False assurance – Linnaea borealis

I had in mind to collect twinflower seeds this year but somehow I missed the right moment. Everyone likes the twinflower and probably would like to have it in their garden; even because it bears Linnaeus name is reason enough :) But, although widespread across its main circumboreal range, it is in fact a plant with a ‘little’ problem (well, not really little).
Linnaea borealis is a self-incompatible species which requires cross-pollination to produce viable seeds (or to produce seeds at all).

Linnaea borealis

Linnaea borealis

Wonderful, large patches can be encountered in the woods but they are mostly clonal (they are identical genetically) and they don’t produce viable seeds. In one research done in Scotland, among all the populations studied, 37% consisted of a single genotype! Such species that reproduce vegetatively but don’t produce viable seeds give us a false assurance. Small populations that disappear from various reasons cannot be reintroduced in old habitats and adaptations to future climate changes would be non-existent because it’s usually from seeds that species adapt and evolve into new, more resistant genotypes.

At a superficial glance, all seems to be fine. The flowering is spectacular and there are fruits. But it’s not… After patiently opening the dry fruits, one will find many of them empty. Luckily, I got some seeds and I can demonstrate. From a significant number of small fruits (about 400), I ended up with +/-75 seeds, so you do the math!

Linnaea borealis fruits and seeds

Linnaea borealis fruits and seeds

Of course, no one bothers to open the dry achenes (not that many people get them), but you see, there is another aspect – sowing such fruits (which contain no seeds) would make some conclude that Linnaea is either a difficult to germinate species (like the saying went about the Syneilesis) or that it has a very low germination %. Actually, I found someone stating that “germination rate is about one in thirty”. Most probably, there was only 1 fruit that contained a seed!!!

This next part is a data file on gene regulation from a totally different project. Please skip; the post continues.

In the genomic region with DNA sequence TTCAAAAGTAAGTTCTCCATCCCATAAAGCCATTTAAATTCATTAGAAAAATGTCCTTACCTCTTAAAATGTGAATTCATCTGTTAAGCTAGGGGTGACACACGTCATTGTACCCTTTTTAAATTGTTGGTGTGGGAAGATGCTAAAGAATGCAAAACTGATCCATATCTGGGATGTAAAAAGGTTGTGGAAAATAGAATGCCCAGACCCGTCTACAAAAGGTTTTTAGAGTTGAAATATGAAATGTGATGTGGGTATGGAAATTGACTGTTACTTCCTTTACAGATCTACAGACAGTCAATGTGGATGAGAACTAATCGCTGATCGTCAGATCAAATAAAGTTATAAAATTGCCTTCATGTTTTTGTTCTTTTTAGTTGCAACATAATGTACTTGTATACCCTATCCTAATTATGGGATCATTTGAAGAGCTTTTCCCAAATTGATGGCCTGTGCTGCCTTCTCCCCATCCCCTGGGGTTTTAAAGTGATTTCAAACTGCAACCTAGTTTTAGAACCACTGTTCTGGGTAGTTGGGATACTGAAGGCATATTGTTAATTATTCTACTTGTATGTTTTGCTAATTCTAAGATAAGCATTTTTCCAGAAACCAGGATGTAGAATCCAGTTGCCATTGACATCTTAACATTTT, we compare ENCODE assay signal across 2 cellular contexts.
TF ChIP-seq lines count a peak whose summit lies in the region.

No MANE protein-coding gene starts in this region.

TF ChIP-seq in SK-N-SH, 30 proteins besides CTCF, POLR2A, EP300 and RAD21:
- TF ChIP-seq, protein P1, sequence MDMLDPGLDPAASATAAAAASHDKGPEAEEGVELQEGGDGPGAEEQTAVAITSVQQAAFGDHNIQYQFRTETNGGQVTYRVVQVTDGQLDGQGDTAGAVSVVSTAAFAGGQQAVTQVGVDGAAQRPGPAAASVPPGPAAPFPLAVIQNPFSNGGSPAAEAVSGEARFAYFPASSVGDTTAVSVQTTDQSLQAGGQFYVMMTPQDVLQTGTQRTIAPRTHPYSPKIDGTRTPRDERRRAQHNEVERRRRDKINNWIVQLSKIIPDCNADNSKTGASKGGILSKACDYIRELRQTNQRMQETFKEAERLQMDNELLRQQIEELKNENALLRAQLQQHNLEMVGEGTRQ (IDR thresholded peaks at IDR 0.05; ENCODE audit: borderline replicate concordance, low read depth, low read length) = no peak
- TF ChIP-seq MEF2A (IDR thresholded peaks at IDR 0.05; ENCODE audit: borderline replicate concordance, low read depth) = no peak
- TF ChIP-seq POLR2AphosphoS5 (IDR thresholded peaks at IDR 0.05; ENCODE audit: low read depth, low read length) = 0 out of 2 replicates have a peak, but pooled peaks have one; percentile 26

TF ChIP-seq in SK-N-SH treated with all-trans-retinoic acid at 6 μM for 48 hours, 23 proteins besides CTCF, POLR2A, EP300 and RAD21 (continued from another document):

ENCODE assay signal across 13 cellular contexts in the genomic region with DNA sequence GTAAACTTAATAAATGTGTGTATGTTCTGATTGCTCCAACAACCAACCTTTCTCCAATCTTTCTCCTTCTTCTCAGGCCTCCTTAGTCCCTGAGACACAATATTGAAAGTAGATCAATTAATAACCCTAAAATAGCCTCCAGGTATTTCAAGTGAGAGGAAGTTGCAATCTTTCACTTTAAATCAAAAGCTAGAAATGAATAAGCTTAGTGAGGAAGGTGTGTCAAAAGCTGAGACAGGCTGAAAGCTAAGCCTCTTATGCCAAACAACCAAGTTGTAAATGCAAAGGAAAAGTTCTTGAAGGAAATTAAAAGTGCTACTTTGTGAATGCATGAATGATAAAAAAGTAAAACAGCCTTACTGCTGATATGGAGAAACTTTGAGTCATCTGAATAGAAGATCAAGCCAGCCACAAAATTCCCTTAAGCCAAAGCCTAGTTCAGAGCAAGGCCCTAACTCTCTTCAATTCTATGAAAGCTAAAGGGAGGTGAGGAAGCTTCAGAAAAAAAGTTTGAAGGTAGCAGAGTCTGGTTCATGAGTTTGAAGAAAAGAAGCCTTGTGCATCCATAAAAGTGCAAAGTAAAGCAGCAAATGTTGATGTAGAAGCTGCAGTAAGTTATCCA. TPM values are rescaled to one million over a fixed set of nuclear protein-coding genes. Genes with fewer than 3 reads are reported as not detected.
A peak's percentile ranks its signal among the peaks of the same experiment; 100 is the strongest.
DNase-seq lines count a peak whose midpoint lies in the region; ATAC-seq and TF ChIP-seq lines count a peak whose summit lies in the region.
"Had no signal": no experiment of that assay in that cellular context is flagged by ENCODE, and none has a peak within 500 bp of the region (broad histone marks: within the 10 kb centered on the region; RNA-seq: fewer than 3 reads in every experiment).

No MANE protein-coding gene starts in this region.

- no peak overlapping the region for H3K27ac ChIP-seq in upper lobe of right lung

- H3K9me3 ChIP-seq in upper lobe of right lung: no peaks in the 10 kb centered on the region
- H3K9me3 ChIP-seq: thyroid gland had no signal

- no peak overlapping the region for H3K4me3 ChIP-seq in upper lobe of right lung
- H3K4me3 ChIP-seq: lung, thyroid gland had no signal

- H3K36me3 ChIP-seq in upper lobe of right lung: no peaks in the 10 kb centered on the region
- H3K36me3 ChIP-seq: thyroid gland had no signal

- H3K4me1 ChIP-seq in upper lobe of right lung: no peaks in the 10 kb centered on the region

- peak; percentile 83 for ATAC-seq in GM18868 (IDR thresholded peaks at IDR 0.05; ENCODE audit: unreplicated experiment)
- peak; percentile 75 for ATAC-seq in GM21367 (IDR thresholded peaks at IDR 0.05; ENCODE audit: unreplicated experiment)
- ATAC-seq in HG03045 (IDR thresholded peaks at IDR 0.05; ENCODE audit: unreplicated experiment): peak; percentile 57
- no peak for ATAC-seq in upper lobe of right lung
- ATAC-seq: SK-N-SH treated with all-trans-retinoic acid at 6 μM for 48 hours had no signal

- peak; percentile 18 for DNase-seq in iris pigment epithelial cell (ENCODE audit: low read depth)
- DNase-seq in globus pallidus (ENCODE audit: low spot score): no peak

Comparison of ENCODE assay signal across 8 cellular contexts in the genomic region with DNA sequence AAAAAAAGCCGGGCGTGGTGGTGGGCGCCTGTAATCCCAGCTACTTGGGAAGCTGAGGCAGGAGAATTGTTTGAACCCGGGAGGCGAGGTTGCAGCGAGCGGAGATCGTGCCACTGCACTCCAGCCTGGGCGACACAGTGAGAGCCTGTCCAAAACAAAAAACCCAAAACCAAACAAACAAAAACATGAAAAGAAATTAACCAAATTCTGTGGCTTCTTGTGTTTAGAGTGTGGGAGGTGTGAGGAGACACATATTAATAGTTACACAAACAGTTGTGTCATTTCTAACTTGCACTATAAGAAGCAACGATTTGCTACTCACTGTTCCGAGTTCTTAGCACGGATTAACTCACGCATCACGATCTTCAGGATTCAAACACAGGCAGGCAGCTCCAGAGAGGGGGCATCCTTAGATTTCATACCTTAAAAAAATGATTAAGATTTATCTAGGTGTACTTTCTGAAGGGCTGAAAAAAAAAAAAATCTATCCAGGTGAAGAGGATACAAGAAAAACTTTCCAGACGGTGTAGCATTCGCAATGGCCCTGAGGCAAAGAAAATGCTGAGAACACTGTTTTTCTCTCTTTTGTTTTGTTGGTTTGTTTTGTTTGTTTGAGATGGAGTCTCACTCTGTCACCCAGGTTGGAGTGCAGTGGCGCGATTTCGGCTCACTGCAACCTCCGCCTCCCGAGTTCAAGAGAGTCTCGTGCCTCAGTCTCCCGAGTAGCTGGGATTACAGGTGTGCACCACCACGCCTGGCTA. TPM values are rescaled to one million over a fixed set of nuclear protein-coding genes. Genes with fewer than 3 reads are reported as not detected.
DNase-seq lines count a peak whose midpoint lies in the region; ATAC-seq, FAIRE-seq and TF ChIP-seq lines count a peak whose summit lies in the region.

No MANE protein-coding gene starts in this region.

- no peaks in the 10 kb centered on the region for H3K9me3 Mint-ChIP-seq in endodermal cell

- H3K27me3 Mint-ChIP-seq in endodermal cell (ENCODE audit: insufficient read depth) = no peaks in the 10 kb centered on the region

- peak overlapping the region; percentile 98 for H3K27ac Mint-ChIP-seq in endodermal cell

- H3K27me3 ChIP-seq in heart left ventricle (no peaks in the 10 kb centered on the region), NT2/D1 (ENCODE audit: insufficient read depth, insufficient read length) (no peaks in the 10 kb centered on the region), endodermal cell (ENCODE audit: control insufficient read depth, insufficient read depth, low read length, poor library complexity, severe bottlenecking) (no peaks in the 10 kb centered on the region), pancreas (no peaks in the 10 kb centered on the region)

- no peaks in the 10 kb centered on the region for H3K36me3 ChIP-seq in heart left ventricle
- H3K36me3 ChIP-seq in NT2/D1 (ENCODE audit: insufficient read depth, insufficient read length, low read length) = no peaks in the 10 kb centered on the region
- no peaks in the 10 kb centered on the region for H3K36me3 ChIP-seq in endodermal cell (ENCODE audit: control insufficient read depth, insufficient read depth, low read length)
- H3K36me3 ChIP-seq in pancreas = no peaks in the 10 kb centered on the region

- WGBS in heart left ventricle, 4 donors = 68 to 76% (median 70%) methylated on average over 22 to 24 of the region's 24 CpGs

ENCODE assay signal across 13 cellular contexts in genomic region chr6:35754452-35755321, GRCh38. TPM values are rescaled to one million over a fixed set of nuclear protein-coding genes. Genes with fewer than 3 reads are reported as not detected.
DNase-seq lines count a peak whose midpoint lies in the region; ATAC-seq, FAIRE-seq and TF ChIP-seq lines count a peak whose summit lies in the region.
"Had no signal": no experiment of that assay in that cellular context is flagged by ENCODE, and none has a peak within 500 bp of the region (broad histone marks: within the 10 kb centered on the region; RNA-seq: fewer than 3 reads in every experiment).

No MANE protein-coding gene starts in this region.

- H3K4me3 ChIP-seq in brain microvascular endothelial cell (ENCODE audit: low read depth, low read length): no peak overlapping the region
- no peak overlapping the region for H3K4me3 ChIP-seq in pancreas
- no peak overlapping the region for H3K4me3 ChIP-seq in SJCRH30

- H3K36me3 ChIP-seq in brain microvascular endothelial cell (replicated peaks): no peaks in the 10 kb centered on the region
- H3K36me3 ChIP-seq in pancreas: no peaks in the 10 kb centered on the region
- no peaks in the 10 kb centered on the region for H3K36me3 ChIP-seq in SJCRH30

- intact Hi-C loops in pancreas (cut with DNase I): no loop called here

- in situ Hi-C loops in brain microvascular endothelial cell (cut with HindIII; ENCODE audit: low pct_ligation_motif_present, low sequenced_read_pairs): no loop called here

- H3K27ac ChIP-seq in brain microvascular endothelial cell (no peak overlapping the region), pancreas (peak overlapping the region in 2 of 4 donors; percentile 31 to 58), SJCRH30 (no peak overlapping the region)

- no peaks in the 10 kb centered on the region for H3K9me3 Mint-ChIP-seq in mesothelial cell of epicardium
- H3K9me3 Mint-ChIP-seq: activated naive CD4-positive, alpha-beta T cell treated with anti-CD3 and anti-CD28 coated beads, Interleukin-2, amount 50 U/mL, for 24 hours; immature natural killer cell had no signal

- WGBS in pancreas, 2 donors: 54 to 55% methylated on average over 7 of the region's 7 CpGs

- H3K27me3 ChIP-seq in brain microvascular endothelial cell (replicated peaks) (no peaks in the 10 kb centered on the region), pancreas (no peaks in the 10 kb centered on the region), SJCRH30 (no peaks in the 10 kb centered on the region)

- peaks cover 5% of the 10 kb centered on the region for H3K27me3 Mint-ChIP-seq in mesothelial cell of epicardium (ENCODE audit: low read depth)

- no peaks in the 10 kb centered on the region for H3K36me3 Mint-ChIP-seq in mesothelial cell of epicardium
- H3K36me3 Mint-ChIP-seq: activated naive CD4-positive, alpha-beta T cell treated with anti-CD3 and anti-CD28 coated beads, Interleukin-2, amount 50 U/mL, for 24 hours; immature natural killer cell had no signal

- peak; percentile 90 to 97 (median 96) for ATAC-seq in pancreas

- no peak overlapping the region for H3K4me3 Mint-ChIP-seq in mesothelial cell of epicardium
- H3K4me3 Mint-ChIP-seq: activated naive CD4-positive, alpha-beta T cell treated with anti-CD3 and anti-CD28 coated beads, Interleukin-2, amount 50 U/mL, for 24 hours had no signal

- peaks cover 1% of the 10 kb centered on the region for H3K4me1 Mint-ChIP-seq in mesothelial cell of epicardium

It’s not rare for dry fruits, especially achenes, to be mistaken for ‘seeds’. Many times things are not what they seem to be….

4 replies
    • diversifolius
      diversifolius says:

      Well, thank you. I did study botany, but so did many others…There are also many self-taught plants people, so I think it depends if you are the type of curious person who likes to learn something new
      all the time.
      Plus that with the seed business now, I have a responsibility; I certainly don’t intend to sell empty fruits or ‘dust’ instead of seeds.

    • diversifolius
      diversifolius says:

      Thanks Gill, I don’t think I would win it though ;) It is a very nice plant and it seems it’s in trouble in UK (maybe other regions too). I don’t have many seeds but if you
      want I’ll send you a few (I never try it, so not sure about how the germination goes and it needs a particular habitat to thrive).

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